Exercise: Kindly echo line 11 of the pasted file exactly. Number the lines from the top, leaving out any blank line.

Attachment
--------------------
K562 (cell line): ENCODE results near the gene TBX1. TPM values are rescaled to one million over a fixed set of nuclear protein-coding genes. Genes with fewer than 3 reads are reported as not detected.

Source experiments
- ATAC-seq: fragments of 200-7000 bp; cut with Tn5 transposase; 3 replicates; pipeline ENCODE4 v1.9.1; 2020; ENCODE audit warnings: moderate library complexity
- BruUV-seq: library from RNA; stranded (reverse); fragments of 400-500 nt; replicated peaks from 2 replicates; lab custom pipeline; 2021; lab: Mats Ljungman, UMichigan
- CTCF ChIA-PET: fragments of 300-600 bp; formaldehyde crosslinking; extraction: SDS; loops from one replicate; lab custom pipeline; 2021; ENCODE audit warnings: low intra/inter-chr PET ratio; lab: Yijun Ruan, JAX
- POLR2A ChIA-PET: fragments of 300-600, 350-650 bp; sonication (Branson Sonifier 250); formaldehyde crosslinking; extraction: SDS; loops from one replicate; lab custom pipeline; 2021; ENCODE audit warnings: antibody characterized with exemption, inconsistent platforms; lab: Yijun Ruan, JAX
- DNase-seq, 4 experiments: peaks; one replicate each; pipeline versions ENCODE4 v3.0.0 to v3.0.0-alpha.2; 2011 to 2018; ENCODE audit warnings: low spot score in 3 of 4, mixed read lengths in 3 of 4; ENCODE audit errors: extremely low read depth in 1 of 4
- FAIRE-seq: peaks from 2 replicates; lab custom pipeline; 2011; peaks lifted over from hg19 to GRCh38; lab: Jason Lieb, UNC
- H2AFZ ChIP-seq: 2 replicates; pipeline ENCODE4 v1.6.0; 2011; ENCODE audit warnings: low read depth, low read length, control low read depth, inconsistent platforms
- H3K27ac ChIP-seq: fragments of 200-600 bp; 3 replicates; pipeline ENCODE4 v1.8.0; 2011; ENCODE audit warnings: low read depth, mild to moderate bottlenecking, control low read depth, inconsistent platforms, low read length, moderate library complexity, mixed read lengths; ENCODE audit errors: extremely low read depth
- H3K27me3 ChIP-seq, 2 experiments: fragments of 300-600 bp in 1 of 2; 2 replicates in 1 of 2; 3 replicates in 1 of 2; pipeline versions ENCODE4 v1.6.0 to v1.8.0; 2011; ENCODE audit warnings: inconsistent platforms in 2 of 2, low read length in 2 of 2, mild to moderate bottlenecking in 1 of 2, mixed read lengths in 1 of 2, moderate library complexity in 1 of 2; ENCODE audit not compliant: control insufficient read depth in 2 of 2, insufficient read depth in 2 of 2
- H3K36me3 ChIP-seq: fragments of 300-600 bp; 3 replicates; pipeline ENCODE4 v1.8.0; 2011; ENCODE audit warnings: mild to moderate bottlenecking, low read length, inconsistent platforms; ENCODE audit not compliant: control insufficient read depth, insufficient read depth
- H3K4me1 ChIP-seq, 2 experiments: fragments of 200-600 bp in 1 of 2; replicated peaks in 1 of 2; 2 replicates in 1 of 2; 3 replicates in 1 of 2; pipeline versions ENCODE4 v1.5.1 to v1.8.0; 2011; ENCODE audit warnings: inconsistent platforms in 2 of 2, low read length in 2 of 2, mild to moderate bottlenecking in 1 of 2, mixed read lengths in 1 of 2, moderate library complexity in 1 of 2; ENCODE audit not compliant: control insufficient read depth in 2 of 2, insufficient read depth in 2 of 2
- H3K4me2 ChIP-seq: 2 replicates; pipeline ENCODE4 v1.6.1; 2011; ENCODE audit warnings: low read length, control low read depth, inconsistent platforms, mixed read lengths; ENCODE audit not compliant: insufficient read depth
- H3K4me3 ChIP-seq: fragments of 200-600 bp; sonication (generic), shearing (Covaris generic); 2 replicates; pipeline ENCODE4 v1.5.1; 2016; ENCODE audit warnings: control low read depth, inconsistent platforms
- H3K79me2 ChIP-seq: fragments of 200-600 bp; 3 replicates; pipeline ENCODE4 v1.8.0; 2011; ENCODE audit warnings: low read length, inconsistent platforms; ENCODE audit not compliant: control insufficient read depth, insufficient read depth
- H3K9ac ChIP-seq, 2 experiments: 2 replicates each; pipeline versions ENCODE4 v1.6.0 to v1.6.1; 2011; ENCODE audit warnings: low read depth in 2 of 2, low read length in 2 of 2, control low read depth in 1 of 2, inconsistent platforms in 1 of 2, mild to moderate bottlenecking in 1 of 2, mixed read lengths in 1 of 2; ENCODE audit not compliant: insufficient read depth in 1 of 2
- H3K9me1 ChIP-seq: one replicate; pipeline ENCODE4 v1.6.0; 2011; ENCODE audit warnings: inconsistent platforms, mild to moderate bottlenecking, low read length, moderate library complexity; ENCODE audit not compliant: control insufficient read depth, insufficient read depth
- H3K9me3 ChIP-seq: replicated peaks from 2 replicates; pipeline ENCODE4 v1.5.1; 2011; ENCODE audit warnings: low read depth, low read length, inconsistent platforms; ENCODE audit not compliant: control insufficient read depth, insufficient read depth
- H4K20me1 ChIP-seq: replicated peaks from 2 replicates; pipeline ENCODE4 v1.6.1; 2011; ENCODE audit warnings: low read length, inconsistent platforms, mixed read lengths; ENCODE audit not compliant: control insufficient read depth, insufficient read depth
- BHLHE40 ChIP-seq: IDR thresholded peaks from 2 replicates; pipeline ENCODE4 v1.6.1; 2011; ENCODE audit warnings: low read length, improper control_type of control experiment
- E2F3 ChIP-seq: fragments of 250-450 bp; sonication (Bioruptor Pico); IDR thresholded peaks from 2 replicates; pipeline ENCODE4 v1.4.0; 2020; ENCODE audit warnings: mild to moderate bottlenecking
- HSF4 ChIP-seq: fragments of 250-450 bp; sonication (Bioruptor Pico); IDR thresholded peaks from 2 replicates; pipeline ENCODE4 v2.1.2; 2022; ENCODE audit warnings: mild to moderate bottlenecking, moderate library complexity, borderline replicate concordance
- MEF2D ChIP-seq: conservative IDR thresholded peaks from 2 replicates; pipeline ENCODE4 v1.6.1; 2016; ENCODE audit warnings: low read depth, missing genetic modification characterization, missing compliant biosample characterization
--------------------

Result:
- H3K27me3 ChIP-seq, 2 experiments: fragments of 300-600 bp in 1 of 2; 2 replicates in 1 of 2; 3 replicates in 1 of 2; pipeline versions ENCODE4 v1.6.0 to v1.8.0; 2011; ENCODE audit warnings: inconsistent platforms in 2 of 2, low read length in 2 of 2, mild to moderate bottlenecking in 1 of 2, mixed read lengths in 1 of 2, moderate library complexity in 1 of 2; ENCODE audit not compliant: control insufficient read depth in 2 of 2, insufficient read depth in 2 of 2